“After her 17th birthday in 1973, Janis Hunter met Marvin Gaye — the soulful prince of Motown with the seductive liquid voice — whose chart-topping, socially-conscious album What’s Going On made him a superstar two years earlier. Despite a 17-year age difference and Marvin’s marriage to the sister of Berry Gordy, Motown’s founder, the enchanted teenager and the emotionally volatile singer began a scorching relationship…
But the burdens of fame, the chaos of dysfunctional families, and the irresistible temptations of drugs complicated their love. Primarily silent since Marvin’s tragic death in 1984, Jan at last opens up, sharing the moving, fervently charged story of one of music history’s most fabled marriages. Unsparing in its honesty and insight, illustrated with 16 pages of black-and-white photos, After the Dance reveals what it’s like to be in love with a creative genius who transformed popular culture.”
— Excerpted from the book jacket
In 1964, eight-year-old Janis Hunter developed a crush on Marvin Gaye while watching him perform “How Sweet It Is” on American Bandstand. It’s easy to understand why the abandoned child continued to cling to such a seemingly unattainable fantasy, since it helped her tolerate a miserable existence where she was mistreated almost on a daily basis.
But it’s much harder to fathom how she even ended up living in an unlicensed foster home from infancy into her teens. After all, her father was a famous jazz singer Slim Gaillard and her mother, Barbara Hunter, hailed from a solidly middle-class background.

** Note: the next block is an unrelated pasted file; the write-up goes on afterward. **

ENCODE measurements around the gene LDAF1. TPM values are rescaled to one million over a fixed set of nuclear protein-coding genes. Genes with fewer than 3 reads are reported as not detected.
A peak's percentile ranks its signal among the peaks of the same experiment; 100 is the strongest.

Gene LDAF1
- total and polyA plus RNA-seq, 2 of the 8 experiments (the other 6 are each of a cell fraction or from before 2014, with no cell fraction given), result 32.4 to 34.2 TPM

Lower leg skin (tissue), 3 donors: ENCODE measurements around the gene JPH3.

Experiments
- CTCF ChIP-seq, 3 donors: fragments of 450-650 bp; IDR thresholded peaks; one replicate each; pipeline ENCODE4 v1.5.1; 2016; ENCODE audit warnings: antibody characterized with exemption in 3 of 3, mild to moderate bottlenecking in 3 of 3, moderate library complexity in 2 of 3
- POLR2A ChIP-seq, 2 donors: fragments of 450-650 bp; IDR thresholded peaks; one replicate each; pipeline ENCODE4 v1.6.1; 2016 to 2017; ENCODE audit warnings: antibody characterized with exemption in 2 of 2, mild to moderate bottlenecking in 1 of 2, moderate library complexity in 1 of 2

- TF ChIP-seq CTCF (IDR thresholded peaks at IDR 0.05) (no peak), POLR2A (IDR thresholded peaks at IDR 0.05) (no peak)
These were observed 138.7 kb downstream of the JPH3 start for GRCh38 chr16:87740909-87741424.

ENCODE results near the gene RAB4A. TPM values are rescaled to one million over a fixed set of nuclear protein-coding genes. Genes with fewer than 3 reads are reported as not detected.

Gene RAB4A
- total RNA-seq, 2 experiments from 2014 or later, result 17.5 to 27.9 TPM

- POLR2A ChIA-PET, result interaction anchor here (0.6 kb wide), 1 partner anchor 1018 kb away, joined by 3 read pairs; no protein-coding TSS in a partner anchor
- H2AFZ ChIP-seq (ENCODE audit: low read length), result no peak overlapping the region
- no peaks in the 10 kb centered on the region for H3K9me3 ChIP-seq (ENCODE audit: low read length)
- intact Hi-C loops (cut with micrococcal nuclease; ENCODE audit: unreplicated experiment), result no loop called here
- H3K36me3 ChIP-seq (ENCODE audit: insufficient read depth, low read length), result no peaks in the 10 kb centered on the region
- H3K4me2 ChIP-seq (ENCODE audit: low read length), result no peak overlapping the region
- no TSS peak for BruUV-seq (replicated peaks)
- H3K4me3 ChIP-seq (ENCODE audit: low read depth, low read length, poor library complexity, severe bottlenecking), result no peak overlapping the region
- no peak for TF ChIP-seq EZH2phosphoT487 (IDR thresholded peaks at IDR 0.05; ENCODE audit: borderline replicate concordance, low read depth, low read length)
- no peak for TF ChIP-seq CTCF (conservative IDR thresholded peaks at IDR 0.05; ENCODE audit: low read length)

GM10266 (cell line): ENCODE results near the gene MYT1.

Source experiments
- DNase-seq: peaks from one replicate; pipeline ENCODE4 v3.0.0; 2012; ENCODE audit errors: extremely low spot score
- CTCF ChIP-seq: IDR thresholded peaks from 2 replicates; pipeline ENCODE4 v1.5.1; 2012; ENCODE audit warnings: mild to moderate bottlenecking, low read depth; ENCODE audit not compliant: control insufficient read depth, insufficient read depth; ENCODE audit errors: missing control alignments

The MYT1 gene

The problem was that Jan was born at a time when it was still considered scandalous for a White woman to have a biracial baby out of wedlock. Consequently, she grew up in a house with a dozen other orphans, and was routinely subjected to mental, physical and sexual abuse.
At 14, Jan was finally allowed to move in with her mother. One of her mother’s friends was music producer Ed Townsend, who co-wrote “Let’s Get It On” with Marvin Gaye.
A few years later, Jan was able to meet her idol in the studio during a recording session. The two fell in love at first sight, despite the fact that he was married and over twice her age.
That didn’t discourage them from embarking on a steamy affair that would produce a couple of kids, Nona and Frankie, before the finalization of his divorce from Anna Berry, the sister of Motown Records founder Berry Gordy. Soon thereafter, however, Jan and Marvin tied the knot in 1977.
If only theirs was a happy-ever-after tale. But no, that was just the start of a terribly tempestuous relationship marked by drugs, depression, infidelity and suicidal tendencies. All of the above and more is recounted in lurid fashion in After the Dance: My Life with Marvin Gaye, a tell-all autobiography co-written by Jan with David Ritz, who is also the author of the biography Divided Soul: The Life of Marvin Gaye.
A skeletons-out-of-the-closet memoir belatedly answering Marvin’s plaintive plea to know “What’s Going On?”
Kam Williams welcomes reader comments to email@example.com. Find more interviews and reviews by Williams at http://www.kamwilliams.com.
To order a copy of After the Dance, visit amazon.com.
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